(Heath Wickline is a Communications Officer at the William and Flora Hewlett Foundation, where he supports program staff and grantees in developing communications strategies, manages social media, and supports the Foundation’s transparency efforts.)
Transparency is one of those things, like democracy, or marriage, that's easier said than done. To say that a foundation will start "from a presumption of openness and full transparency," as our president, Larry Kramer, did in his inaugural post for our blog, is one thing. Figuring out how to actually do it is quite another.
Even if we could simply flip a switch and turn the Foundation inside out, would that really be transparent? Without some kind of roadmap to the information shared, there's a real risk that useful signals get lost in so much noise. And even when we are taking steps we feel are truly transparent—sharing the budget memos each programs prepares for the Board in our annual reports, for example— when we don't provide the context to help readers understand what they're looking at, we reduce the value of what we're providing, as Eric Brown, our communications director, has noted.
Once we identify information we believe we can and should share, there's still the problem of working out a process for doing so. Our docket paragraphs are a case in point. These are the short descriptions that our program staff provide to the Board to describe the purpose, proposed activities and expected outcomes of each grant. We knew that the information in these paragraphs could be useful for grantseekers and others who want to understand our priorities and strategies. Nevertheless, their publication raised almost as many questions as they answered: Would we consult grantees before sharing? Who would be responsible for vetting each paragraph before it was made public to make sure it didn't contain confidential information (about an upcoming change in leadership at a grantee, for example) that would be inappropriate for us to share? And what changes would we need to make to our software, timelines, and procedures to facilitate this new form of transparency?
We answered some of these questions during a pilot project with our Global Development and Population program last November, and we're in the process of answering others as we expand the pilot to include our other programs for next month's Board meeting. None of the challenges we've identified is insurmountable, of course, but working through them requires care, thoughtfulness, and most of all, time.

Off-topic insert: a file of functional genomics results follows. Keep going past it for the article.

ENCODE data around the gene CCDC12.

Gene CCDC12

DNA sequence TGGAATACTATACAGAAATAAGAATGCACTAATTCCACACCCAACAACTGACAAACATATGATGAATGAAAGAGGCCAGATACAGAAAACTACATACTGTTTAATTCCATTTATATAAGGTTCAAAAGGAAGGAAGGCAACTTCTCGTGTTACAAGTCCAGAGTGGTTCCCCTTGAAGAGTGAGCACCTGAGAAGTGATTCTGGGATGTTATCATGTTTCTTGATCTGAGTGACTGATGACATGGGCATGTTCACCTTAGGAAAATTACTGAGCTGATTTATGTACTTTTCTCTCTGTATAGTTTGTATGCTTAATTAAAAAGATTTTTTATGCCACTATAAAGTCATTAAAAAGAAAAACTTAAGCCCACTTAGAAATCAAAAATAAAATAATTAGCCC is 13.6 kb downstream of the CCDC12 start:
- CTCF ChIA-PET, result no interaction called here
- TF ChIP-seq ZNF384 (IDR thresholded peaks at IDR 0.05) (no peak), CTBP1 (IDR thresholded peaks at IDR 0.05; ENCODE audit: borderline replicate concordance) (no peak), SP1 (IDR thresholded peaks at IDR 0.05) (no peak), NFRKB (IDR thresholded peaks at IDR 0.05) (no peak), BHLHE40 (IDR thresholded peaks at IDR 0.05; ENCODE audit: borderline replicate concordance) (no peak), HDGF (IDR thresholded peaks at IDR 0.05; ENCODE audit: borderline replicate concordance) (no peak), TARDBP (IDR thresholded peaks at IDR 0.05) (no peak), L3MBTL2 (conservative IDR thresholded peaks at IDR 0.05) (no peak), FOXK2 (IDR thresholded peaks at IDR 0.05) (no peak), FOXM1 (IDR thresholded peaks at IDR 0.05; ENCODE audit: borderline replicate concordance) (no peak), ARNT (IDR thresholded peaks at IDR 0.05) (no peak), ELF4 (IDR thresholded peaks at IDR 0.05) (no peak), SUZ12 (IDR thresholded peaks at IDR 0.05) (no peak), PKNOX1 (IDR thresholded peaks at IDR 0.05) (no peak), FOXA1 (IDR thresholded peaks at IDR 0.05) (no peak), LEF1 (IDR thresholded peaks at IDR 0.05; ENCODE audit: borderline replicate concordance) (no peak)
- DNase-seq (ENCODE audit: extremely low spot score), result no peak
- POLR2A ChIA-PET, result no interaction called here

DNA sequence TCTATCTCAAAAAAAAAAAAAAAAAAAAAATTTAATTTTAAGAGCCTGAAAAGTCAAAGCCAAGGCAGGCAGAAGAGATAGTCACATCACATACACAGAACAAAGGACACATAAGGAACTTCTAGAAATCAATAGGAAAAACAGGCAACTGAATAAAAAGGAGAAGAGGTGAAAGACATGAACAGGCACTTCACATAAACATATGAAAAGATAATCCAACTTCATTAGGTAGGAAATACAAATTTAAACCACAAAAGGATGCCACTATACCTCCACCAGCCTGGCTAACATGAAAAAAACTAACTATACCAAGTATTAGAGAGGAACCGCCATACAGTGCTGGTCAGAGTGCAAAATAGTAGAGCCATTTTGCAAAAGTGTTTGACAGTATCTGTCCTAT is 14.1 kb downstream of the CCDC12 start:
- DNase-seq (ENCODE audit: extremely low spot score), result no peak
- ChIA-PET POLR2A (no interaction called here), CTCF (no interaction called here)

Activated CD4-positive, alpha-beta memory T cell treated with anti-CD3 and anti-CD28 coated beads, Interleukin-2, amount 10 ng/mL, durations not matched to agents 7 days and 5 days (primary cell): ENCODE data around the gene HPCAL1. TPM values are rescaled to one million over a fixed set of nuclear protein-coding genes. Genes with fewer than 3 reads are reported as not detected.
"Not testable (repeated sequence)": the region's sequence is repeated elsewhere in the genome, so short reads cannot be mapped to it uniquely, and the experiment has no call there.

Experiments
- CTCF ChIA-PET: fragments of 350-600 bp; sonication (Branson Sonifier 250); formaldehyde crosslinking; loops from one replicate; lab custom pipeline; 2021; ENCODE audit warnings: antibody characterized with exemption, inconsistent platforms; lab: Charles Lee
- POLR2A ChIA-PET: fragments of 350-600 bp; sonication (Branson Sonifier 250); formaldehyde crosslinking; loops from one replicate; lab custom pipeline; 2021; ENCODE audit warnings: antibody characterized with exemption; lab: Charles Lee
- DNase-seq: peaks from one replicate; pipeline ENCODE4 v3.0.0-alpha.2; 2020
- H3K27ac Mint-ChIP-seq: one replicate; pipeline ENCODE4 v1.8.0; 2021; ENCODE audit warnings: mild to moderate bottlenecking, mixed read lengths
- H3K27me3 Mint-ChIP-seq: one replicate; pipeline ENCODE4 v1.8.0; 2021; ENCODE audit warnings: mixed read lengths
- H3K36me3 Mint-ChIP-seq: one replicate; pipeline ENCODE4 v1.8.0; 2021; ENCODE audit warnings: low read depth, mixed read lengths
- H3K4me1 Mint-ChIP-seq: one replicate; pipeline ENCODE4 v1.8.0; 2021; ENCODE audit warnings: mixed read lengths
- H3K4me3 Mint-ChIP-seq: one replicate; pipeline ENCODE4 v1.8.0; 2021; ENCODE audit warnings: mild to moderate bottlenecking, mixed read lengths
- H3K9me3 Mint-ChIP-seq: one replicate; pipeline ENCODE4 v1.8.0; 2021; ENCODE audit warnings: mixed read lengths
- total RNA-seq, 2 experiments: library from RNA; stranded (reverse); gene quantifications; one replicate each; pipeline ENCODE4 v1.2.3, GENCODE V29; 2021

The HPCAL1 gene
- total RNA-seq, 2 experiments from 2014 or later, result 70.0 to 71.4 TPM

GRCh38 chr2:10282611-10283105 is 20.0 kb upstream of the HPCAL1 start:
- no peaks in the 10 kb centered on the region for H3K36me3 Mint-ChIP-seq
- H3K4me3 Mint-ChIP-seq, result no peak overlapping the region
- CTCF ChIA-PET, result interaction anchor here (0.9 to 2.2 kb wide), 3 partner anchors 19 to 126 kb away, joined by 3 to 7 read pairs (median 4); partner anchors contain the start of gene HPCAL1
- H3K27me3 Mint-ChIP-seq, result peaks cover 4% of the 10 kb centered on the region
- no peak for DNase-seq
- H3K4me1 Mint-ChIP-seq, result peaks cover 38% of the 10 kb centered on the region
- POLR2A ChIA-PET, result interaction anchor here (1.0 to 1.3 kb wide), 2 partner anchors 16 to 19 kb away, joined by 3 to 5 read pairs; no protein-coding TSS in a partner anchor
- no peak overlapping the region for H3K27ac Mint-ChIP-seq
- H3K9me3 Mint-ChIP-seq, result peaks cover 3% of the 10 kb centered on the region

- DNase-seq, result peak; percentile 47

A lot of transparency work is like that.
It's good to know that there's help available for foundations interested in becoming more transparent. The Foundation Center's Glasspockets effort, in collaboration with GrantCraft, has just released a new guide called Opening Up: Demystifying Funder Transparency. The guide makes a compelling philosophical case for transparency and explains its benefits for foundations. But the guide's real value lies in the great examples and practical steps it provides to help any foundation become more transparent, whatever their starting point.
The thing that resonated most for me in the guide, in fact, is the idea that transparency has no end point—and not just because of the job security that implies for the people working on it. There's always something else that can be shared, an idea that could be explained more clearly, or a new strategy to be described.
The Hewlett Foundation has been committed to transparency for a long time, and we're proud of the fact that our Glasspockets profile has every item checked off. But that doesn't mean we're finished with transparency. In fact, we've got a number of projects we're still working through, and we'll use our blog to highlight them when they're ready. Even then, we won't be done, and it's good to know that this new guide will be there to help us figure out what comes next.
-- Heath Wickline